A theme of the book is the interplay of chance and determinism in the fates of scientists and their ideas. The Silwood circle emerges as Exhibit A for the truth of the aphorisms that “chance favors the prepared mind” and “it’s best to be good and lucky”. For instance, Mick Crawley was lucky to hear about an upcoming opening on the faculty at Imperial College. He heard about it at a pub lunch with John Maynard Smith and Mike Hassell, an illustration of the importance of social connections. But it wasn’t blind luck that had caused him, years earlier, to do a Ph.D. involving a lot of statistics and computer programming. That was a very unusual choice at the time–but it was a prescient one. Silwood was ahead of the curve in terms of hiring quantitatively-oriented ecologists, but quantitative skills soon were much in demand throughout ecology. Through both the example of his own research and several textbooks, Mick Crawley taught a whole generation of ecologists how to think quantitatively and statistically. And it wasn’t luck that caused him to say, as soon as he heard about the opening, “I could do that job”. Put another way, to say that Crawley had a “lucky opportunity” is to say something about him as well as his luck, since for someone else without Crawley’s skills, hearing about that job opening wouldn’t have been an opportunity at all. Or consider physicist Robert May. He was fortunate to get the mentoring and advice he did, which helped him meet some very good biologists. But those meetings would’ve come to nothing if May hadn’t had some really good ideas and been very good at linking those ideas to big questions biologists wanted to answer. Stories like this come up throughout the book.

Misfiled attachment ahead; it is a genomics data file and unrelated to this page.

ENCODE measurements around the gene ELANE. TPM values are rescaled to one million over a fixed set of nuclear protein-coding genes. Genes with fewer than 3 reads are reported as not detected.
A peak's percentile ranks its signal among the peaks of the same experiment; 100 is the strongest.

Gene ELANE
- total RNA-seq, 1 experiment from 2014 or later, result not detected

Correctly, Gay doesn’t just write off the members of the Silwood circle as naked careerists, or the multifarious formal and informal ways in which they helped each other as a nepotistic conspiracy. For instance, she notes the importance of interpersonal trust for enabling people to make decisions in the face of imperfect information and the inherent unpredictability of the future. For example, later in their careers several members of the Silwood circle became trusted government advisers. And in most cases that trust was justified, though Gray discusses the controversy over an arguable exception (the handling of the vCJD crisis, in which Southwood was involved). And if the joke that the title “F.R.S.” stood for “Friends of Richard Southwood” rather than “Fellow of the Royal Society” has more than a little truth to it, well, ambitious scientists have always worked together to advance their shared causes. Including by nominating one another for awards like membership in the Royal Society. The Origin of Species would hardly have been noticed had Darwin’s many friends not worked behind the scenes to support it, and one another. For better or worse, science is done by people, and so you can’t effectively support ideas without also supporting the people who hold them.